Sunday, August 12, 2007

 

Obey the Tactics

From my recent Knights Errant post:
Chess is not more than tactics. Chess is tactics. If we could calculate tactics perfectly, instantly to any depth there would not be any talk of "strategy." Strategy is the application of an accumulated common experience as a (poor) substitute for perfect tactical skill. The same is true of opening theory.


Quoting GM Yuri Averbakh from Chess Tactics for Advanced Players (a wonderful book on tactics):
The grandmaster Teichmann once aptly remarked that chess was 90 per cent tactics. Each one of us -- from beginer to world champion -- knows how true this is.


From Wikipedia:
Chess Tactics
Chess computers are considered superhuman at tactics and rather spotty at strategy. The fact that computers can dominate the best humans suggests that chess is primarily a tactical game.


Strategy versus tactics is similar to the difference between Heuristics and Algorithms.

Checkers has been solved:
Solving Checkers

Chess may never be solved in the same sense as checkers but it has become apparent in the last twenty years that computers doing "just" brute force calculation can beat the best humans. Calculation is a tool we use to evaluate moves and sequences of moves. It is a tool that computers wield better than humans. Humans look at a very small subset of the moves and sequences that computers consider. Humans prune this move tree using knowledge of chess, general principles, guidelines and strategy to find their way through the maze of possibilities. Humans must do that because we are not capable of doing what the computers do -- calculate every possibility to some significant depth. If humans were capable of calculating all of that they would not rely on those general principles, guidelines or strategy. Strategy is a heuristic while calculations are an algorithm.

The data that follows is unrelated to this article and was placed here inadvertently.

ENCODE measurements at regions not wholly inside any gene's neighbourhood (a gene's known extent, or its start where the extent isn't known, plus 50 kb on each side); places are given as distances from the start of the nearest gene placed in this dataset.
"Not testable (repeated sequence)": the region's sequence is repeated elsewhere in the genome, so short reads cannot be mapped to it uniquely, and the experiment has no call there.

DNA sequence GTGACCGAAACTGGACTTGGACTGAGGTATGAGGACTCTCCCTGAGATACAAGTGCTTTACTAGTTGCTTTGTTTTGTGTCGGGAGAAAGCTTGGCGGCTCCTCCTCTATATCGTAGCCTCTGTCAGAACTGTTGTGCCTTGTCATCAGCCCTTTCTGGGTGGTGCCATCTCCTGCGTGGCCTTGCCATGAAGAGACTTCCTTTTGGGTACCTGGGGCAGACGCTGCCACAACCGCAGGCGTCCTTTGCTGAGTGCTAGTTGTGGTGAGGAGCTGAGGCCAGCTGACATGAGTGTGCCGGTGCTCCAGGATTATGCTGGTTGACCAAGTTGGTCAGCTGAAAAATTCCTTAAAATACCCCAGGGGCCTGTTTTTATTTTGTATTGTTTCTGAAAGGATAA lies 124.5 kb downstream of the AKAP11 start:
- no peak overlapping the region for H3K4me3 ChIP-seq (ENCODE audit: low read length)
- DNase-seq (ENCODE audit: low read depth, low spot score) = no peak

It is even possible that future chess programs will incorporate more and more chess knowledge and strategy as they reach the limits of brute force. If so, they will be doing it for the same reason human players do it -- there are limits to how much they can calculate.

In practice, most chess games between non-masters turn on simple tactics. In master games they turn on tactics, less simple.

Is my point that General Chess Knowledge or Strategy or Endgame knowledge or Opening Theory does not matter? No, not at all. But tactics rule. If the general principal says "capture towards the center" but the tactics say otherwise in that specific position, obey the tactics.

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Comments:
I think you are technically right but, as you suggest, in practice this doesn't help all that much. Since we'll never be able to crunch through variations like a computer, we are left considering factors that will be correlated with tactics in the future (e.g., outposts, mobility, etc). In quiet positions, especially, it is impossible to think through the game tree with any thoroughness, so we end up going on 'intuition' and general principles.

Incidentally, computers already use lots of strategy in their evaluation function. It is pretty easy to code strategic ideas into the mix (e.g., maximize mobility all else being equal, don't create holes all else being equal), and this is now pretty standard.
 
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